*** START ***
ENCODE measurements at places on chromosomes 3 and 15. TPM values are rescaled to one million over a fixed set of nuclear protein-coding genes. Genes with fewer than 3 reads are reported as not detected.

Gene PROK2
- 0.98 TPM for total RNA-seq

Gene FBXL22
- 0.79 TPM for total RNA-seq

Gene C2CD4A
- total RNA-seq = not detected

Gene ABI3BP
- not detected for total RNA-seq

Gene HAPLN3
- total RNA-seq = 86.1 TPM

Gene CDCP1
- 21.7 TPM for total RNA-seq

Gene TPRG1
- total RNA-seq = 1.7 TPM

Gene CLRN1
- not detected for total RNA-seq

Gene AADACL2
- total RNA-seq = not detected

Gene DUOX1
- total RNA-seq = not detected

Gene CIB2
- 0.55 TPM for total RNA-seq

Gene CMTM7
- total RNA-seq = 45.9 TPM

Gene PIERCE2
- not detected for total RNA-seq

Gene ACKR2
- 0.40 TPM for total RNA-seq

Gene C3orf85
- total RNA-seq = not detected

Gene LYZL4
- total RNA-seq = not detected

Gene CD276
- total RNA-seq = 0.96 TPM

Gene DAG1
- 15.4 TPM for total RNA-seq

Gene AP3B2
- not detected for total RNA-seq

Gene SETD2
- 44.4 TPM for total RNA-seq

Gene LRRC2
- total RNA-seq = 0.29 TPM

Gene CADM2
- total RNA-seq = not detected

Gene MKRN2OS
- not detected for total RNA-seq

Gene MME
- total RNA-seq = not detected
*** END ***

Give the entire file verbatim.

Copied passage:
ENCODE measurements at places on chromosomes 3 and 15. TPM values are rescaled to one million over a fixed set of nuclear protein-coding genes. Genes with fewer than 3 reads are reported as not detected.

Gene PROK2
- 0.98 TPM for total RNA-seq

Gene FBXL22
- 0.79 TPM for total RNA-seq

Gene C2CD4A
- total RNA-seq = not detected

Gene ABI3BP
- not detected for total RNA-seq

Gene HAPLN3
- total RNA-seq = 86.1 TPM

Gene CDCP1
- 21.7 TPM for total RNA-seq

Gene TPRG1
- total RNA-seq = 1.7 TPM

Gene CLRN1
- not detected for total RNA-seq

Gene AADACL2
- total RNA-seq = not detected

Gene DUOX1
- total RNA-seq = not detected

Gene CIB2
- 0.55 TPM for total RNA-seq

Gene CMTM7
- total RNA-seq = 45.9 TPM

Gene PIERCE2
- not detected for total RNA-seq

Gene ACKR2
- 0.40 TPM for total RNA-seq

Gene C3orf85
- total RNA-seq = not detected

Gene LYZL4
- total RNA-seq = not detected

Gene CD276
- total RNA-seq = 0.96 TPM

Gene DAG1
- 15.4 TPM for total RNA-seq

Gene AP3B2
- not detected for total RNA-seq

Gene SETD2
- 44.4 TPM for total RNA-seq

Gene LRRC2
- total RNA-seq = 0.29 TPM

Gene CADM2
- total RNA-seq = not detected

Gene MKRN2OS
- not detected for total RNA-seq

Gene MME
- total RNA-seq = not detected